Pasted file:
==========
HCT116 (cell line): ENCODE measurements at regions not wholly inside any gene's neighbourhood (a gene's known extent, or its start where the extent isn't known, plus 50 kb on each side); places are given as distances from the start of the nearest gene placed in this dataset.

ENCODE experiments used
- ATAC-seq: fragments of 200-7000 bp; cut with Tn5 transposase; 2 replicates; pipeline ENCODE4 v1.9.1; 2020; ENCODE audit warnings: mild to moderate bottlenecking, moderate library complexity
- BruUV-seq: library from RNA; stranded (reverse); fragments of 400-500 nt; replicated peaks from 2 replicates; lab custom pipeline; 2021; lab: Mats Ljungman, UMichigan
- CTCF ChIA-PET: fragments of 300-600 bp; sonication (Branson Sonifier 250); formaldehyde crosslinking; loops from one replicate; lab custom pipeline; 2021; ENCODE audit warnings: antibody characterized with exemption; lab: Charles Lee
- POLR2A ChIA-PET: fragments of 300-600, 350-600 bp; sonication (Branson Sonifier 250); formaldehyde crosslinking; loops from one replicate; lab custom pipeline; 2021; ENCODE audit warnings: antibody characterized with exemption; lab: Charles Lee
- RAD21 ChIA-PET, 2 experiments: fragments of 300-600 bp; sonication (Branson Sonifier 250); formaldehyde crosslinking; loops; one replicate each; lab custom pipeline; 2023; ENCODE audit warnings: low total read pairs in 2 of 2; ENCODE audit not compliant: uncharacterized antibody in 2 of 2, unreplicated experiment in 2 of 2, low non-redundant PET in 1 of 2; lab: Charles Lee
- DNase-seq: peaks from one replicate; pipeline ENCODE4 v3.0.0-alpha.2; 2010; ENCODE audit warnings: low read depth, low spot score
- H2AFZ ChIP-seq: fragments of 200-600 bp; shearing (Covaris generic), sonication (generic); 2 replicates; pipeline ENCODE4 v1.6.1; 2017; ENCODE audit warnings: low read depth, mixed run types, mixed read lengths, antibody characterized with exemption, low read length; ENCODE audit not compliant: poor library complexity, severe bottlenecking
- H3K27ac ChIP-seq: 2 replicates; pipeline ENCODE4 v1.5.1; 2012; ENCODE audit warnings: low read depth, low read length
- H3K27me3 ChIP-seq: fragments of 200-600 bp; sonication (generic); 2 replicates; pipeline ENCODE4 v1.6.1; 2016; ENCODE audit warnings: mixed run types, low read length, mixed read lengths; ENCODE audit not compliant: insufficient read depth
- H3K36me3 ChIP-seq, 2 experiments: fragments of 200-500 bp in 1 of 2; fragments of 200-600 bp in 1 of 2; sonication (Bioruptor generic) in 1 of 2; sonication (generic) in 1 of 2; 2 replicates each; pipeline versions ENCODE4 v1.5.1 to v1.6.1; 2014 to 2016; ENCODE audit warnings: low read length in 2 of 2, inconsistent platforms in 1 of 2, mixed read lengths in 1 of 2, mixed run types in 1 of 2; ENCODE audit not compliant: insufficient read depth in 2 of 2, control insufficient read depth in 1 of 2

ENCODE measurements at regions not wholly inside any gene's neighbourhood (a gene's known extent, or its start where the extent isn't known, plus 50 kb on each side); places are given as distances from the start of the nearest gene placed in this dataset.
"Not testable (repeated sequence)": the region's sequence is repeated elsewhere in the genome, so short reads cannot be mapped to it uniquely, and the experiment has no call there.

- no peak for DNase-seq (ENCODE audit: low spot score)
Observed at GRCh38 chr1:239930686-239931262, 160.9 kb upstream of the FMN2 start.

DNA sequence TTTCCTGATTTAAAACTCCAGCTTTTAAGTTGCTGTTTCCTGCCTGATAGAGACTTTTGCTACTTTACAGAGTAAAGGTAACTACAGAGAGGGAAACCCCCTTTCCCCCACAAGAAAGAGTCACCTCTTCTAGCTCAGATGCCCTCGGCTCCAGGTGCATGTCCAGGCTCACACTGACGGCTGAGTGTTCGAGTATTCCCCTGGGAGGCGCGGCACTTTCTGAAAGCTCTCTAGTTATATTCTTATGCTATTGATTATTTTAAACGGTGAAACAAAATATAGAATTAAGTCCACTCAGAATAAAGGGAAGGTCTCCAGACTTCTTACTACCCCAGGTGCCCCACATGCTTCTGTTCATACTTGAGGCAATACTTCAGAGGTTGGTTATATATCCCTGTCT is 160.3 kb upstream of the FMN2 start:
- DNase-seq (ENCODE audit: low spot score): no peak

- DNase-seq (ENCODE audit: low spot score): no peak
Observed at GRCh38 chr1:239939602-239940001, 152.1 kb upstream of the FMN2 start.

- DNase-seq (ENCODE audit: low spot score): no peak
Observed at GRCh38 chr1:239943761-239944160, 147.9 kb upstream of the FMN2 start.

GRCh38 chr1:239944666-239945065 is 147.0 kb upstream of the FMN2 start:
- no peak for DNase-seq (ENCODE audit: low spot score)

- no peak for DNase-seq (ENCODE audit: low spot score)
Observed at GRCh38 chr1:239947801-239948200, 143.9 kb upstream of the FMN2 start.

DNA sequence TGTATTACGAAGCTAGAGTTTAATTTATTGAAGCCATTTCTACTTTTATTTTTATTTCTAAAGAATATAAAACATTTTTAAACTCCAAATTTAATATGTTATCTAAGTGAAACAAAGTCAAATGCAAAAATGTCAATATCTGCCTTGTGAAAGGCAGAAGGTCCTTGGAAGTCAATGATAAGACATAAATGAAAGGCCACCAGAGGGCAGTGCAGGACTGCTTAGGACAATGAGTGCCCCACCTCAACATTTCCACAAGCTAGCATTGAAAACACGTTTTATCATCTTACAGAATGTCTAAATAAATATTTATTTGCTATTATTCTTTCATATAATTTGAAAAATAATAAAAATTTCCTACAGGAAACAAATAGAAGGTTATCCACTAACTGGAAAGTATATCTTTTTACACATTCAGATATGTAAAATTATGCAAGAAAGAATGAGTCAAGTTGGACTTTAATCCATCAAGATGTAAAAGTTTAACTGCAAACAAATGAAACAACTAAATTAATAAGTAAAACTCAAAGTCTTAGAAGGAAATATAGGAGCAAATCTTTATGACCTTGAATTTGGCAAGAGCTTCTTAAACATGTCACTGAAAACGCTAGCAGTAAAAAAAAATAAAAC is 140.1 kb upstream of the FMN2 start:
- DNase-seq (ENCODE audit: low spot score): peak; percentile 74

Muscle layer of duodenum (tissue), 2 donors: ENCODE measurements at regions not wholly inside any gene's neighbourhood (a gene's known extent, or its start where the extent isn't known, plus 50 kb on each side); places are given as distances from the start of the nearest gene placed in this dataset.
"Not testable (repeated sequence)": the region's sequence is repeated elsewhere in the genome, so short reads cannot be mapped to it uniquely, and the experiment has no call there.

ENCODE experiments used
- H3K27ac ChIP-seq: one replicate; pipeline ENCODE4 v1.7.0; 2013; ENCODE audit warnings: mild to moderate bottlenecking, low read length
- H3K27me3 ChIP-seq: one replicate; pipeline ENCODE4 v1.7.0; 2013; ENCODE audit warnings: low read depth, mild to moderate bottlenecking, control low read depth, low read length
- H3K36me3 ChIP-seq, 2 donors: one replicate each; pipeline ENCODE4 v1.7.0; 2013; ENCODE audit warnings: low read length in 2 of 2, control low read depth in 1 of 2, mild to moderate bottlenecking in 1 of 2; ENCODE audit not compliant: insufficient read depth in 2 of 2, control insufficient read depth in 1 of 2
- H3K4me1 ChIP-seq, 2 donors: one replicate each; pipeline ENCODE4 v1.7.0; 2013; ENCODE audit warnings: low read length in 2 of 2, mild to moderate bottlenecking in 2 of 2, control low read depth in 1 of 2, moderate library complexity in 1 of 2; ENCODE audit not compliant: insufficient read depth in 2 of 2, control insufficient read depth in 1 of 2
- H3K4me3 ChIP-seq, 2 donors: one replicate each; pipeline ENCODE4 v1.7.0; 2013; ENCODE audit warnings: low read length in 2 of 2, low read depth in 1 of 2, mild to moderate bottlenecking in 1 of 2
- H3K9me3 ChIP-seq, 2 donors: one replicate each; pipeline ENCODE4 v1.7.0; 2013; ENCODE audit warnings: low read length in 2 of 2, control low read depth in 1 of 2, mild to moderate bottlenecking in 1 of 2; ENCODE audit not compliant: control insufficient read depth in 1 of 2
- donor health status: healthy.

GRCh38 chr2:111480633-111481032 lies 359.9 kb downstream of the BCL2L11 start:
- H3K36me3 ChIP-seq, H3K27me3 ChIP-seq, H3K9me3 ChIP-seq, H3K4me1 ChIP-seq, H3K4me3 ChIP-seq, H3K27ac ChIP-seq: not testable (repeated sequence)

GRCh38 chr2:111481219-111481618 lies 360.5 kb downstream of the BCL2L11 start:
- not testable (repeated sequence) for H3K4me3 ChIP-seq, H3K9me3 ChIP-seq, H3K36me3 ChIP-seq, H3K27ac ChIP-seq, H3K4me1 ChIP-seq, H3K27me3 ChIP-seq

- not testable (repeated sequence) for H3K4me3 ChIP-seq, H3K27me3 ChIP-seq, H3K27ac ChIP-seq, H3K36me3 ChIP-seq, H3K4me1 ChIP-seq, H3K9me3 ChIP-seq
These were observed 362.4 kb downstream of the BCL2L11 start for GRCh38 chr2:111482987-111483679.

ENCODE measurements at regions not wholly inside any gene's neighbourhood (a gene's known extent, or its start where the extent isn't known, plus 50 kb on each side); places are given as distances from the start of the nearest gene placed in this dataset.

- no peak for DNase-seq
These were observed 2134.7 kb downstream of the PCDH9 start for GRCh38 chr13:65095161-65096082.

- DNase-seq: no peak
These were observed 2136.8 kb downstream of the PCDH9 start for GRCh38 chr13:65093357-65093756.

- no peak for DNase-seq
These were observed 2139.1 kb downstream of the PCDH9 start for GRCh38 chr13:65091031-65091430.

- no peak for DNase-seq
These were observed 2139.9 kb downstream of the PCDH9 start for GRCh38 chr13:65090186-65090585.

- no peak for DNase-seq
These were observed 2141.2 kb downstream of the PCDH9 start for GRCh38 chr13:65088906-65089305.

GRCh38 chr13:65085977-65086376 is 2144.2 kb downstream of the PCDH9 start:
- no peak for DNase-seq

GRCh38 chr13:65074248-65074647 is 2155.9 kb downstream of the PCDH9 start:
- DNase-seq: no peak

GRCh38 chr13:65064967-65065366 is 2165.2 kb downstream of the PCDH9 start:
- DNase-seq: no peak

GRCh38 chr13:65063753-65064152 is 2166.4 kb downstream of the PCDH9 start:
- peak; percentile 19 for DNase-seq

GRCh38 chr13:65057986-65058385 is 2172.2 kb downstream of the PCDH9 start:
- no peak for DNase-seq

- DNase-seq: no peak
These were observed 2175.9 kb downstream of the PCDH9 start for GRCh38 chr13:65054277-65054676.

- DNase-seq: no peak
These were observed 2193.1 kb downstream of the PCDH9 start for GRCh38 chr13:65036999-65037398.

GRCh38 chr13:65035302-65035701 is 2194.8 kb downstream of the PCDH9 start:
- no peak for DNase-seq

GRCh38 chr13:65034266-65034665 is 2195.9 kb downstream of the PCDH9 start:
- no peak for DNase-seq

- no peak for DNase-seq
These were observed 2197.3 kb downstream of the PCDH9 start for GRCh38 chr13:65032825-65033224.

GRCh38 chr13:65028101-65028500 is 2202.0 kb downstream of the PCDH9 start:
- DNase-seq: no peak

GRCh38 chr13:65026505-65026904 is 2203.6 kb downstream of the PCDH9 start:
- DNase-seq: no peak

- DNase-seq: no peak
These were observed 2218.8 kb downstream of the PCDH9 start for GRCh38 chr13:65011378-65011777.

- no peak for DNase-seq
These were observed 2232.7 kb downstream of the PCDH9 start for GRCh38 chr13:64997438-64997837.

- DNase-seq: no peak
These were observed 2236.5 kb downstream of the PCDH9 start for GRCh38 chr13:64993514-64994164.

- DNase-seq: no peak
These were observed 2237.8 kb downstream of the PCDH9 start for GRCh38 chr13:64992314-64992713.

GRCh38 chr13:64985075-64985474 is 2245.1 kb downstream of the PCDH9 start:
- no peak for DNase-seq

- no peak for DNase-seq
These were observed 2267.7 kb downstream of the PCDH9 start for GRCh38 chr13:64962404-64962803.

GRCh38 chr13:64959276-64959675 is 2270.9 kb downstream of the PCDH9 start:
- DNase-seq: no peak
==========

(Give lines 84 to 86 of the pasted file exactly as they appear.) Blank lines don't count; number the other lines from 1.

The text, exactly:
- DNase-seq: no peak
These were observed 2236.5 kb downstream of the PCDH9 start for GRCh38 chr13:64993514-64994164.

- DNase-seq: no peak